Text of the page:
Shake Your Moneymaker (song)

From Wikipedia, the free encyclopedia
Jump to navigation Jump to search
"Shake Your Moneymaker"
Shake Your Moneymaker single cover.jpg
Single by Elmore James
A-side "Look on Yonder Wall"
Released December 1961 (1961-12)
Format 7-inch 45 rpm record
Recorded June–September 1961
Studio J&M Studios, New Orleans, Louisiana
Genre Blues
Length 2:30
Label Fire
Songwriter(s) Elmore James
Producer(s) Bobby Robinson
Elmore James singles chronology
"Done Somebody Wrong"
(1960)
"Shake Your Moneymaker"
(1961)
"Stranger Blues"
(1962)

"Shake Your Moneymaker" or "Shake Your Money Maker" is a song recorded by Elmore James in 1961 that has become a blues standard.[1] Inspired by earlier songs, it has been interpreted and recorded by several blues and other artists. "Shake Your Moneymaker" is included in the Rock and Roll Hall of Fame's list of the "500 Songs that Shaped Rock and Roll".[2]

Earlier songs[edit]

In 1958, Chicago blues singer and harmonica player Shakey Jake Harris recorded "Roll Your Moneymaker" with a band including Magic Sam on guitar and Willie Dixon on bass.[3] The song, a twelve-bar blues with breaks, featured the chorus "roll your moneymaker". Elmore James biographer Steve Franz notes, "Chicago blues lore [has it that] drummer/vocalist James Bannister was the author of a tune known as 'Roll Your Moneymaker', but never recorded it" (Bannister had played with J. T. Brown and Magic Sam).[4] He adds that the rhythm guitar figure in James' "Shake Your Moneymaker" was inspired by "Got the Blues Can't Be Satisfied", recorded by Mississippi John Hurt in 1928.[5][4]

Blues historian Gerard Herzhaft suggests that "Shake Your Moneymaker" is a variation on songs that have been traced back to Charlie Patton (1929 "Shake It and Break It"[6]) and Bukka White (1937 "Shake 'Em on Down"[7]).[1] However, the song has been also identified as an Elmore James "original".[8]

Elmore James song[edit]

"Shake Your Moneymaker" is an up-tempo twelve-bar blues featuring slide guitar. James frequently repeats the phrase "shake your money maker" throughout the song, but provides little context for the lyric. Just as "rock and roll" was once a musical euphemism for sex, so "moneymaker" was a euphemism for a woman's sexual parts; and the song is a pimp's exhortation to a woman to go out and earn some money "on the game".[citation needed]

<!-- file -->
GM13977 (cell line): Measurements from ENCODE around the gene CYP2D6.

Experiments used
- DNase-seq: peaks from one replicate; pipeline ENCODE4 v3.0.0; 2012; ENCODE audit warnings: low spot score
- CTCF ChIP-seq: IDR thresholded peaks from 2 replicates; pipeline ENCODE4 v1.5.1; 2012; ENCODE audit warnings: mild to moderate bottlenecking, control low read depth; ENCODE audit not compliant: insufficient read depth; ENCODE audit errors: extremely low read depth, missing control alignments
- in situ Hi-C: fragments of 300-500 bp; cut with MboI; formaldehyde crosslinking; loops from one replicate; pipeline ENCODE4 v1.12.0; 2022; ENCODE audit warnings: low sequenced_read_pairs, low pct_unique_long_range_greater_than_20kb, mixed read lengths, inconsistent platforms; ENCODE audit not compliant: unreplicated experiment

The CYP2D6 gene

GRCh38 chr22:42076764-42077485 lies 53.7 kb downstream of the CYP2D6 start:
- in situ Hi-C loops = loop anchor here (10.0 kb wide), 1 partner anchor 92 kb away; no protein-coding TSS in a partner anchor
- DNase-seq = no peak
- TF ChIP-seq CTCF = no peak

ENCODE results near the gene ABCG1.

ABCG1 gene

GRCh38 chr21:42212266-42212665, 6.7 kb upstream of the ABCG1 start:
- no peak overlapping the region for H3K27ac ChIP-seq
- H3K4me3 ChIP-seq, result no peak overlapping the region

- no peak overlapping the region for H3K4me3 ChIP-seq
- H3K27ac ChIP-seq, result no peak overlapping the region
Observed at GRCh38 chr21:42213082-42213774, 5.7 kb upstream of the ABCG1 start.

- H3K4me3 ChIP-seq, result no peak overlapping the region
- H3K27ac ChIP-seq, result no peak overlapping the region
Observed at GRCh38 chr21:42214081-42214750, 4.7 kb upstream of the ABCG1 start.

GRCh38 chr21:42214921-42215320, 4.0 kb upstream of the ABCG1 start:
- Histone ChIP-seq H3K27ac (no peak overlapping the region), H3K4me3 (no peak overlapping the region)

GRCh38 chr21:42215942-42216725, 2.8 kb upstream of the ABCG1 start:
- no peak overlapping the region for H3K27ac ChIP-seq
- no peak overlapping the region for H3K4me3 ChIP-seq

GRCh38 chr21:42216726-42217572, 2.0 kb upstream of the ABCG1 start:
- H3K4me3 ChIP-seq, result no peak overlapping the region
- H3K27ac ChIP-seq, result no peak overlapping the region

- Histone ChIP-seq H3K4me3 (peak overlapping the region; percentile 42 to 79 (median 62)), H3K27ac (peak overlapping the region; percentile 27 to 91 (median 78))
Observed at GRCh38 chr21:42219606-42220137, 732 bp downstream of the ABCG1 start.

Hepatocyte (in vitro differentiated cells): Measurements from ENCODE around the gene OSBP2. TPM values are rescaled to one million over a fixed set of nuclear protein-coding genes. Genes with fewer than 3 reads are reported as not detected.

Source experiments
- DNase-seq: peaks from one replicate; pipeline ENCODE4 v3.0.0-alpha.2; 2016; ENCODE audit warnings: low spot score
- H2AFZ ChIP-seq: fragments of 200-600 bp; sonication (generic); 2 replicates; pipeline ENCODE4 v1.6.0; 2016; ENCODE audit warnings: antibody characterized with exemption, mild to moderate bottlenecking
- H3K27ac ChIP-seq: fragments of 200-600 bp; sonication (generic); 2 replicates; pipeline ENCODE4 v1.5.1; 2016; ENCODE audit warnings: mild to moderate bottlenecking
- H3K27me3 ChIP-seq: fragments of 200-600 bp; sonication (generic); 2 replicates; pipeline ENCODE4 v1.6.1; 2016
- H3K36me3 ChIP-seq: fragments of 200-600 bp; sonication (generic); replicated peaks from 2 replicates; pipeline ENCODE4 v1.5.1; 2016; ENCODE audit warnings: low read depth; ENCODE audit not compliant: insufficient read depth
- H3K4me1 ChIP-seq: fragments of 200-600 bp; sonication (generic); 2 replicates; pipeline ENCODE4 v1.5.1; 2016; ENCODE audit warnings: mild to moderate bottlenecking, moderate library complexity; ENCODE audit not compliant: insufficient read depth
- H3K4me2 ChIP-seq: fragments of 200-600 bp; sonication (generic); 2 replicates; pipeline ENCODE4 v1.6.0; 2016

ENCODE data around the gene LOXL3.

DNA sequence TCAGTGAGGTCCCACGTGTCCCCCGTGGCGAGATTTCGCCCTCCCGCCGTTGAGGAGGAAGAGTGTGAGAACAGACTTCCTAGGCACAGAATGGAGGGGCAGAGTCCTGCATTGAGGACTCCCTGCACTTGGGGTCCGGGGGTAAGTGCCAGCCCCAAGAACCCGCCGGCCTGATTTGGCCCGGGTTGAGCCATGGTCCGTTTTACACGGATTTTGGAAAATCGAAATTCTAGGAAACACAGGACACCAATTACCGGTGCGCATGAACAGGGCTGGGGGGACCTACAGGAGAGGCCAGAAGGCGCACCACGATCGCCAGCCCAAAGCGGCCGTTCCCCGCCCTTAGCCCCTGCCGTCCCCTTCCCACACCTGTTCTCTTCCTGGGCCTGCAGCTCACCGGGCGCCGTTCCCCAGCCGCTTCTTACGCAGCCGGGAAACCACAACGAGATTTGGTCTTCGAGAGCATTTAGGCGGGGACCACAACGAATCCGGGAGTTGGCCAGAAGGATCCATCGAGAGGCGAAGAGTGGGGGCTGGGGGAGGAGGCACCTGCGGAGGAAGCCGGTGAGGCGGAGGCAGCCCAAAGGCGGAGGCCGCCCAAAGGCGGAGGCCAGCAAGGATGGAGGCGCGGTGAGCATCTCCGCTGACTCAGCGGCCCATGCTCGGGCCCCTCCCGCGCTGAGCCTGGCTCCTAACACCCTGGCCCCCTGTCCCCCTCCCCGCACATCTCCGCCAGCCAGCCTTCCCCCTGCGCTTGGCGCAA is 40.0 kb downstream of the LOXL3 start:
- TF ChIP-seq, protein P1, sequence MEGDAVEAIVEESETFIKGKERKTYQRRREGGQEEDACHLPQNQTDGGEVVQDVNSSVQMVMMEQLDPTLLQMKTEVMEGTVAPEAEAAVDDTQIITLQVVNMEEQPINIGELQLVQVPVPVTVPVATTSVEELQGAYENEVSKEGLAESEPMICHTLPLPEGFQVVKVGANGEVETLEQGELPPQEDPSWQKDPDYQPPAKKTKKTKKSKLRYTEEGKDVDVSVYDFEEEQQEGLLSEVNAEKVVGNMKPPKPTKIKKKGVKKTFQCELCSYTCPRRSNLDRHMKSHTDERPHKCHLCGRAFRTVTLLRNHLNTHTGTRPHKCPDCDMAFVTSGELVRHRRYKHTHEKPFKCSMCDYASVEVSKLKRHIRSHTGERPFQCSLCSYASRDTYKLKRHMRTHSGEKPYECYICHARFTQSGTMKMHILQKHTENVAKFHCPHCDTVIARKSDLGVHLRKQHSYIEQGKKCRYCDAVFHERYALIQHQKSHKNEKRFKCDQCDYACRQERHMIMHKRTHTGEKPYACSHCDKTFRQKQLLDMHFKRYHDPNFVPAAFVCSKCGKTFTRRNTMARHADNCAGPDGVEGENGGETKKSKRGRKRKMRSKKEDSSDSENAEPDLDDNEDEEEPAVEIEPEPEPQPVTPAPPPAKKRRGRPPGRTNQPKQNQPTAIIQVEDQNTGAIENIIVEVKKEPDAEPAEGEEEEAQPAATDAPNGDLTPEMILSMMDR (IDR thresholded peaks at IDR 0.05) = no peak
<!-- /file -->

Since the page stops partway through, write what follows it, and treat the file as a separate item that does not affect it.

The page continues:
The tune became one of James' most well-known songs and a popular dance number. Activist and author James Meredith described witnessing James "working the crowd into a frenzy at Mr. P's, a humble Mississippi juke joint" with the song.[9] Franz adds "Sometimes the band would play it for thirty minutes or longer without stopping, and the crowd would continue to beg for more when it was over".[4]

James recorded the song at Cosimo Matassa's J&M Studios in New Orleans, Louisiana during a "candlelight" or non-union session in the summer of 1961.[4] According to drummer and harp player Sam Myers, James was having problems with the union, so the session took place at night with the lights dimmed so as not to attract the attention of the musician's local.[4] James had assembled a Mississippi version of his backing band, the Broomdusters, for the recordings: Johnny "Big Moose" Walker on piano, Sammy Lee Bully on bass, and King Mose Taylor on drums. After one false start, the second take provided the master used for the single. Although several songs were recorded during the session, only "Shake Your Moneymaker", together with "Look on Yonder Wall", was released at the time.

Recordings by other artists[edit]

"Shake Your Moneymaker" is included in the Rock and Roll Hall of Fame's list of the "500 Songs that Shaped Rock and Roll".[10] A number of artists have recorded the song:[11]

In addition, the 2006 Ludacris dirty rap song "Money Maker" uses the refrain "shake your money maker".

Notes[edit]

  1. ^ a b Herzhaft, Gerard (1992). "Shake Your Moneymaker". Encyclopedia of the Blues. Fayetteville, Arkansas: University of Arkansas Press. p. 470. ISBN 1-55728-252-8. 
  2. ^ "500 Songs That Shaped Rock and Roll". Rock and Roll Hall of Fame. 1995. Archived from the original on 2007-05-02. Retrieved March 4, 2011. 
  3. ^ Artistic Records 1502
  4. ^ a b c d e Franz, Steve (2003). The Amazing Secret History of Elmore James. Walsworth Publishing. pp. 115–17. ISBN 0-9718038-1-1. 
  5. ^ OKeh Records 8724
  6. ^ Paramount Records 12869
  7. ^ Vocalion Records 03711
  8. ^ Morris, Chris; Haig, Diana (1992). Elmore James: King of the Slide Guitar (Box set booklet). Elmore James. Nashville, Tennessee: Capricorn Records. p. 13. 9 42006–2. 
  9. ^ Gioia, Ted (2008). Delta Blues (Norton Paperback 2009 ed.). New York City: W. W. Norton. p. 314. ISBN 978-0-393-33750-1. 
  10. ^ "500 Songs That Shaped Rock and Roll". Rock and Roll Hall of Fame. 1995. Archived from the original on 2007-05-02. Retrieved March 4, 2011. 
  11. ^ "Song search results for Shake Your Moneymaker". AllMusic. Retrieved December 28, 2015. 
  12. ^ Butterfield's version provided Doors guitarist Robby Krieger with the idea for the riff of the band's song "Break On Through (To the Other Side)"."The Story of "Break on Through" by The Doors". YouTube. 2009-06-27. Retrieved 2015-11-23. 
  13. ^ "Jackhammer Blues - Rick Derringer | Songs, Reviews, Credits". AllMusic. 2000-05-09. Retrieved 2015-11-23.